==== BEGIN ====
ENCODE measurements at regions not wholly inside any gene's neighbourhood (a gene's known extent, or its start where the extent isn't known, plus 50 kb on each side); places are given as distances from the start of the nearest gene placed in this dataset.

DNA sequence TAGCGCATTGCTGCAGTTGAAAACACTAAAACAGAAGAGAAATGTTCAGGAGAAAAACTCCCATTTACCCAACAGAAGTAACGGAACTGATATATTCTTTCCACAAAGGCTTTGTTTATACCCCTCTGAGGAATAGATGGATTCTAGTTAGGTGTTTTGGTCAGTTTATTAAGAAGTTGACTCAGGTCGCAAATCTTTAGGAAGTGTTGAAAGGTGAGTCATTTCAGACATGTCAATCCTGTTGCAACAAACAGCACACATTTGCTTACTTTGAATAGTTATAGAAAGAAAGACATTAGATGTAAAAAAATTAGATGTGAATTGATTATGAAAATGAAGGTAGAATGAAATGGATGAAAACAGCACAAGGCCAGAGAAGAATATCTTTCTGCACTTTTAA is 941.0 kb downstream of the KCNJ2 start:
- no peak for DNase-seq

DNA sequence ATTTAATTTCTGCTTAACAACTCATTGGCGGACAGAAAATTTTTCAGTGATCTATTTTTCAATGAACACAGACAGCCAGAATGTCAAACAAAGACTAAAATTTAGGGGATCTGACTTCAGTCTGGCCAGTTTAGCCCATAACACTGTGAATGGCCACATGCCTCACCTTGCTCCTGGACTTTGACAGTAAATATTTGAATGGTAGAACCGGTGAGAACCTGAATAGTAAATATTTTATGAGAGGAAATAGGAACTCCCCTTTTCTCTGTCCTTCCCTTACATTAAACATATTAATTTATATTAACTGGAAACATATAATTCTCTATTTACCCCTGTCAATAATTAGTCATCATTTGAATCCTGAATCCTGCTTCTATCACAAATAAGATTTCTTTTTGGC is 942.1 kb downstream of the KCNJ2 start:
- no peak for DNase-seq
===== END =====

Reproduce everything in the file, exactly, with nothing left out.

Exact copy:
ENCODE measurements at regions not wholly inside any gene's neighbourhood (a gene's known extent, or its start where the extent isn't known, plus 50 kb on each side); places are given as distances from the start of the nearest gene placed in this dataset.

DNA sequence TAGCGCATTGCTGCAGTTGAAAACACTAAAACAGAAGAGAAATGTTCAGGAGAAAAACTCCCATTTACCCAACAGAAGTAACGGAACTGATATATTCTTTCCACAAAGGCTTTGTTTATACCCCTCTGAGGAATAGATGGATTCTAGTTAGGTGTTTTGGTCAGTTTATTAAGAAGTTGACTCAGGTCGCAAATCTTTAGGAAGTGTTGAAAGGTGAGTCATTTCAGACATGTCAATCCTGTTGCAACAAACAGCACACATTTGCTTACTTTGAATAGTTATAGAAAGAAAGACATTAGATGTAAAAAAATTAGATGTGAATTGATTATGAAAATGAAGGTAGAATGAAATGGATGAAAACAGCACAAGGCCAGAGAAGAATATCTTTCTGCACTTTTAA is 941.0 kb downstream of the KCNJ2 start:
- no peak for DNase-seq

DNA sequence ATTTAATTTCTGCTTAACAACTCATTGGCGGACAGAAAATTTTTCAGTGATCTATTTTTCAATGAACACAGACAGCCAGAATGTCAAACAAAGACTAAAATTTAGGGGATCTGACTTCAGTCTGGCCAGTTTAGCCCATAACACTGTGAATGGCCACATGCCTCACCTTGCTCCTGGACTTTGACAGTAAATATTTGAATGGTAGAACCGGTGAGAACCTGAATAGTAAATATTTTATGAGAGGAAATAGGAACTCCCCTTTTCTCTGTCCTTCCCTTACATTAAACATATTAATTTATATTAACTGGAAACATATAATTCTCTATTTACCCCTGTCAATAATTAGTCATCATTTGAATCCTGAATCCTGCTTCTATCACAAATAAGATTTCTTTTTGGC is 942.1 kb downstream of the KCNJ2 start:
- no peak for DNase-seq